The four species upon which the tests were conducted were corn, soybeans, loblolly pine and sweetgum trees. The plants were grown in pots and exposed to the different levels of CO2 for a period of three months. All plant treatment protocols such as watering, fertilizing and light exposure were controlled and kept consistent. The carbon dioxide concentrations varied between 340 and 910 ppm. The results of the test was that:
“Growth was enhanced in all four species. Yield increased for the two crop species and wood volume increased for the tree species. . .”
And in addition:
“Plants growing in atmospheres containing 520 to 910 ppm CO2 did not undergo the wilting that we commonly observed for control plants on hot summer afternoons, when the rate of water uptake was exceeded by the rate of water loss. Wilting on hot afternoons inhibits leaf expansion and photosynthesis at a time when other environmental factors are most favorable for rapid carbon fixation. Thus a corn plant growing in an atmosphere with a high level of CO2 was able to continue fixing carbon and avoided wilting even though it had a greater leaf area.”
Some of the specific effects included:
“The leaves of soybeans, pine, and sweetgum thickened steadily as CO2 levels rose. At 910 ppm CO2, leaf thickness in these three species was 131, 110 and 121 percent of the control values, respectively. Thickness increased in all of the cell layers of pine and sweetgum leaves. In soybeans the greatest effect was the appearance of a well-developed third layer of palisade cells.”
The appearance of a third layer of palisade cells is quite remarkable. Observe the image below from Wikileaks Common. The palisade is the vertically oriented row of cells containing the chloroplasts that is situated just below the upper epidermis of the plant. It is one of two layers comprising the mesophyll layer of the leaf which serves as the primary zone of photosynthesis due to the high concentration of chloroplasts. The main function of the palisade cells is the absorption of light by means of their chloroplasts, which are chlorophyll containing organelles, or sub-units, that absorb carbon dioxide and light energy during photosynthesis. The palisade cells containing the chloroplasts is typically one to two layers thick and is arranged in rows from one up to five in number. So now consider how remarkable it is that under a CO2 enhanced atmosphere the leaves of soybeans will construct a whole additional palisade layer of chloroplast containing cells allowing for enhanced light absorption.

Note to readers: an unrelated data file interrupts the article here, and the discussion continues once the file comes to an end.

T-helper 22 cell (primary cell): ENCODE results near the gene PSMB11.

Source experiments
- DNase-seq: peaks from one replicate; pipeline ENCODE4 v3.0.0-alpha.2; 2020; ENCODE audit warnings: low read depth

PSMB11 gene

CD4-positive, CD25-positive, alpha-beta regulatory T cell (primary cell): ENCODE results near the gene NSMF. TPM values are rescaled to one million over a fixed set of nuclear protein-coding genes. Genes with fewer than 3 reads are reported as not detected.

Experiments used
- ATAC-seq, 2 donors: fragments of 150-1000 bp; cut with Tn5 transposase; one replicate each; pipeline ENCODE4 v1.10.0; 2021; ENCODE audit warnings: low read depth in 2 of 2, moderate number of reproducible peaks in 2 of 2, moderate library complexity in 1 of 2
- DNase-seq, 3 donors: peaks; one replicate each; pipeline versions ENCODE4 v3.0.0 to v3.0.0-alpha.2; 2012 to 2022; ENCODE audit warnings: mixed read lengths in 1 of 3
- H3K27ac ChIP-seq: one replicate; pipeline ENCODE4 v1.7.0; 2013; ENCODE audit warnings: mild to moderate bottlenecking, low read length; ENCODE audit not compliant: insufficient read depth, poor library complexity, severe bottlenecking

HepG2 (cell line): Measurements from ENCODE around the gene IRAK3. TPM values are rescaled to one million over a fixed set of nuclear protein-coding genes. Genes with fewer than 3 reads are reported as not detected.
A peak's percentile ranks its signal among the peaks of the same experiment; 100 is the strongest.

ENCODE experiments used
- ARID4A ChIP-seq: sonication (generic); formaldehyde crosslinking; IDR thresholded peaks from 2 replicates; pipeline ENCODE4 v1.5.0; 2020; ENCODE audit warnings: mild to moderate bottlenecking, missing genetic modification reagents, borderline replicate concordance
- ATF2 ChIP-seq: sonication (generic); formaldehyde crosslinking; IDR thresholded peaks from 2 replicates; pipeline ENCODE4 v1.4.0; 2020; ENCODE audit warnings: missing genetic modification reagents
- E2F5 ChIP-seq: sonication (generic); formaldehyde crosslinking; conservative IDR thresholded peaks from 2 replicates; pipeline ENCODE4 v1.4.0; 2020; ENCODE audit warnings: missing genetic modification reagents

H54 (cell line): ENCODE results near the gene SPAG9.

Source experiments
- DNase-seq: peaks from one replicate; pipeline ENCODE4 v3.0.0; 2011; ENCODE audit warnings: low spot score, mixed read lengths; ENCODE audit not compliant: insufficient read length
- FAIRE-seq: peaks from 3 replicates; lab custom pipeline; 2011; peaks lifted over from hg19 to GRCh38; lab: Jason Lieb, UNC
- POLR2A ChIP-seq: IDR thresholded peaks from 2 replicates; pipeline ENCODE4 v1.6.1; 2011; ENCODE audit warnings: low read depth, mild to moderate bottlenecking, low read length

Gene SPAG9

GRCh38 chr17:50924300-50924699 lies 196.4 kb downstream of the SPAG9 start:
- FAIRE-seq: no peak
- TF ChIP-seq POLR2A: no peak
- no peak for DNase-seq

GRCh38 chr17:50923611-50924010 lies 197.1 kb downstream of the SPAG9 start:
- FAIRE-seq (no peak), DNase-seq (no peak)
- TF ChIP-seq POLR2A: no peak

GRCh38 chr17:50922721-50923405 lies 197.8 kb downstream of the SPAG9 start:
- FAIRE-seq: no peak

In conclusion the authors state:
“These findings suggest positive growth responses to CO2 enrichment for the agronomic and forest species studied.”
To reiterate: By 1985 scientists were beginning to suspect the possibility that enhanced concentrations of CO2 may have been stimulating photosynthesis on a global level. But there is another point they make, one which reveals the remarkably important relationship of carbon dioxide to the health of plants, for by this time studies were revealing that in addition to growth stimulation, plants growing in a CO2 enriched atmosphere were more able to tolerate a variety of stresses, including water deprivation, light deprivation, temperature changes, and pollution, which I will discuss further.
Another important study was published in 1983 with a summary of research up to that date. The author was Bruce A. Kimball, a soil scientist with the U. S. Water Conservation Laboratory, Phoenix. His primary interest in this study was the effect of increasing CO2 concentration on agricultural yields. To that end he painstakingly compiled 430 observations on 37 different plant species grown under an enriched CO2 environment. The results of these 430 observations, conducted over 64 years, were published in 70 different reports evaluated by Kimball. He points out that most of the studies were performed in greenhouses and growth chambers. In regards to this circumstance he comments that “Open fields might respond less than greenhouses or growth chambers to increased CO2.” At this time in 1983 there had not been any serious effort to quantify the effects of carbon dioxide enrichment in an open field environment.
Extracting the data from these 70 reports Kimball included extensive appendices with his report. In reference to these Kimball remarks “As one scans the Appendices, it is apparent that CO2 enrichment has had an overwhelmingly positive effect on yield.” P. 780